Clayton: Syria has failed to eliminate 12 chemical production facilities by the March 15th deadline set in place by the United Nations Security Council last September. Syrian government officials argue that security concerns are the reason for such delays, citing recent attacks on convoys transporting chemical weapons. Inspectors overseeing the demolition of chemical weapons facilities have also come under sniper fire. While Syria has not been granted an extension beyond the April 27th deadline for the complete elimination of its chemical weapons program, the Organization for the Prohibition of Chemical Weapons said that almost half of Syria’s declared stockpile had been destroyed.
Zhang: The second round of international talks over Iran’s nuclear program continued this week, complicated by tension between the United States and Russia over Russia’s annexation of Crimea. Political tensions in Ukraine may make it difficult for the US, European Union, and Russia to present a unified front in nuclear negotiations, potentially reducing the pressure on Iran to make concessions. Recent negotiations between the US and Iran have eased tensions between the two countries, though domestic criticism has limited progress. Upcoming negotiations will deal with regulating the level of uranium enrichment allowed in Iran. Iran continues to insist that its nuclear program will be peaceful, but many countries remain skeptical about Iran’s intentions.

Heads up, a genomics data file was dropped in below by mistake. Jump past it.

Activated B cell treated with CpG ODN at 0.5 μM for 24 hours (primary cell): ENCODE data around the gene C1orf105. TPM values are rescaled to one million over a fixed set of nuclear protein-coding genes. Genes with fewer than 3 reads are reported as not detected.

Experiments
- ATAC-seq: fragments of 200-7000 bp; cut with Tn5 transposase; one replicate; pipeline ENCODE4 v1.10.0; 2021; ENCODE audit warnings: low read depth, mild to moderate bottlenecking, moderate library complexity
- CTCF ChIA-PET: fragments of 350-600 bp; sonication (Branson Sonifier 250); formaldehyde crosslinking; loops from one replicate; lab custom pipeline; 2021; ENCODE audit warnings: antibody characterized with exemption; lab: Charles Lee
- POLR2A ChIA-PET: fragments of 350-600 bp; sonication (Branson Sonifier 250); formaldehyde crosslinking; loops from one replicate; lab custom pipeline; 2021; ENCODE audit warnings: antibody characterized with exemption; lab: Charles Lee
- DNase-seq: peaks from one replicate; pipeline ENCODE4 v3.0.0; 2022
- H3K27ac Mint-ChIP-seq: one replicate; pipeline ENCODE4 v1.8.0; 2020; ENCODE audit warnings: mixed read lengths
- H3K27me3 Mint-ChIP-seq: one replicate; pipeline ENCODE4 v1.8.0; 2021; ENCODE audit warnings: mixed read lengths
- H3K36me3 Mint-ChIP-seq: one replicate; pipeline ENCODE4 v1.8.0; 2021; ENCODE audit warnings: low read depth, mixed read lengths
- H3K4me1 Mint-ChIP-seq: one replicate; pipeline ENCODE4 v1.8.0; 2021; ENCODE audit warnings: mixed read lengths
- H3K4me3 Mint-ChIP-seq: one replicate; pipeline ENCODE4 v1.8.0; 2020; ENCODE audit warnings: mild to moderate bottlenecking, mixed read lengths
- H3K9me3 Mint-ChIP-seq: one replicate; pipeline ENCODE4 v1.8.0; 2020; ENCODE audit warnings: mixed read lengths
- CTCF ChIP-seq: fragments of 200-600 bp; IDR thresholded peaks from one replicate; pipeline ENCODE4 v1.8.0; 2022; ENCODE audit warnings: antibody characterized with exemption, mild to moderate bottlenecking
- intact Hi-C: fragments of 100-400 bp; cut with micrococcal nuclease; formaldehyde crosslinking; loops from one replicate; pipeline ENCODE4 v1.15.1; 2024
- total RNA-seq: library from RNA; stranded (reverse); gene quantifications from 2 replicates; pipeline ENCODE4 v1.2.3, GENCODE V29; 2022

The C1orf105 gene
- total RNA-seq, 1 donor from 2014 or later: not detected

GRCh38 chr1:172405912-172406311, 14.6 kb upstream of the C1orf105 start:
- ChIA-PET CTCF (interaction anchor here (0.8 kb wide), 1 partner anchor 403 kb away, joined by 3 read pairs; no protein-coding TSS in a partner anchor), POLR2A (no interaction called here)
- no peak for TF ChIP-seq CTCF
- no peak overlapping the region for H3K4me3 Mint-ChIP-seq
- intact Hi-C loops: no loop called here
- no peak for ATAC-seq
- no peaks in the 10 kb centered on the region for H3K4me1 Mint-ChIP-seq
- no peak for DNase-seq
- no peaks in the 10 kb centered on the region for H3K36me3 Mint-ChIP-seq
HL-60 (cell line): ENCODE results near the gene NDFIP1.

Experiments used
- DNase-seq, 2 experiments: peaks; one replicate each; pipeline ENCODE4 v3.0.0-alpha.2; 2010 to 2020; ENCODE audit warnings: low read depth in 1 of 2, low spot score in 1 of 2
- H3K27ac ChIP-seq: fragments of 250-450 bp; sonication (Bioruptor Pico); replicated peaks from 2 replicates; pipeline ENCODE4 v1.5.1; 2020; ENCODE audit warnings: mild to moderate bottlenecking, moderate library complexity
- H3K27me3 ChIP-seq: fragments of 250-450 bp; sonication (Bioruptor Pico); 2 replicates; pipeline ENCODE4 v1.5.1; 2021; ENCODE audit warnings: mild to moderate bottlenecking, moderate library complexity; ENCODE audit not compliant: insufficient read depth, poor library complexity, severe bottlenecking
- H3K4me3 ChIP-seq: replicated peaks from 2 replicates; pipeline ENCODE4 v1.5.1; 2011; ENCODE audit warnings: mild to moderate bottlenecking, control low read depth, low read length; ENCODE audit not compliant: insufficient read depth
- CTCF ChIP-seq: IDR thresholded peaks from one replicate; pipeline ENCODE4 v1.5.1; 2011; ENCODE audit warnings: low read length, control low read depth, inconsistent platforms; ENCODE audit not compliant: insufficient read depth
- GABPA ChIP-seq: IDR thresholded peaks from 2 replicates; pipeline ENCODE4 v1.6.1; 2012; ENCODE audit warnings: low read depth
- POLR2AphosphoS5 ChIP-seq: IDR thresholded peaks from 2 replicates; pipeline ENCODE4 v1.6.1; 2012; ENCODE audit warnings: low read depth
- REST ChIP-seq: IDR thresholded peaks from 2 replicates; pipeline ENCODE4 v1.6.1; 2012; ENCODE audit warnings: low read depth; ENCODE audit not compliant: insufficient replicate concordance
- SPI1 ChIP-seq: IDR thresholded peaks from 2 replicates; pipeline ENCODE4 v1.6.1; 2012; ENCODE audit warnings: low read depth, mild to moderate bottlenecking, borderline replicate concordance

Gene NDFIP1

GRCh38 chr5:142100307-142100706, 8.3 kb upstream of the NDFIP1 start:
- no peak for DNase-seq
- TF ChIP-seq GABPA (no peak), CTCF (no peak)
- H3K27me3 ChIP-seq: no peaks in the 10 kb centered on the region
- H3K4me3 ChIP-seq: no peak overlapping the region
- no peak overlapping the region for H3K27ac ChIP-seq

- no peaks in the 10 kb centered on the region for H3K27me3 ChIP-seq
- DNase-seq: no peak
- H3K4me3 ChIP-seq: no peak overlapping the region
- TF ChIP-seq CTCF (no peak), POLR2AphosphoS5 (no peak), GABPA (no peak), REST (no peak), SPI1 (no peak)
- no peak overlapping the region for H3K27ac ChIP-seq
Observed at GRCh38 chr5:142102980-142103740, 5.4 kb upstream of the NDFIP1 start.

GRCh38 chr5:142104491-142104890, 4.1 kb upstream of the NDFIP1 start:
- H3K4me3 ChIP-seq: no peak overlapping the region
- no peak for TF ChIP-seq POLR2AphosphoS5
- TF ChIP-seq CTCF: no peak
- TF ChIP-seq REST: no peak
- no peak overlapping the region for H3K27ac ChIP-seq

Clayton: Thailand has lifted the state of emergency that has been imposed on Bangkok and surrounding areas since late January, following Thailand’s February general election. Protests erupted in Bangkok in November of last year, with the goal of ousting Prime Minister Yingluck Shinawatra. The results of the election might soon be annulled, due to boycotts by a large portion of voting districts. Ms. Yingluck’s government lifted the state of emergency in an attempt to boost Thailand’s suffering economy, particularly the tourism industry. A less stringent law, the Internal Security Act, remains in place to allow the Thai government to impose curfews, operate security checkpoints, and control protesters if demonstrations flare up once again.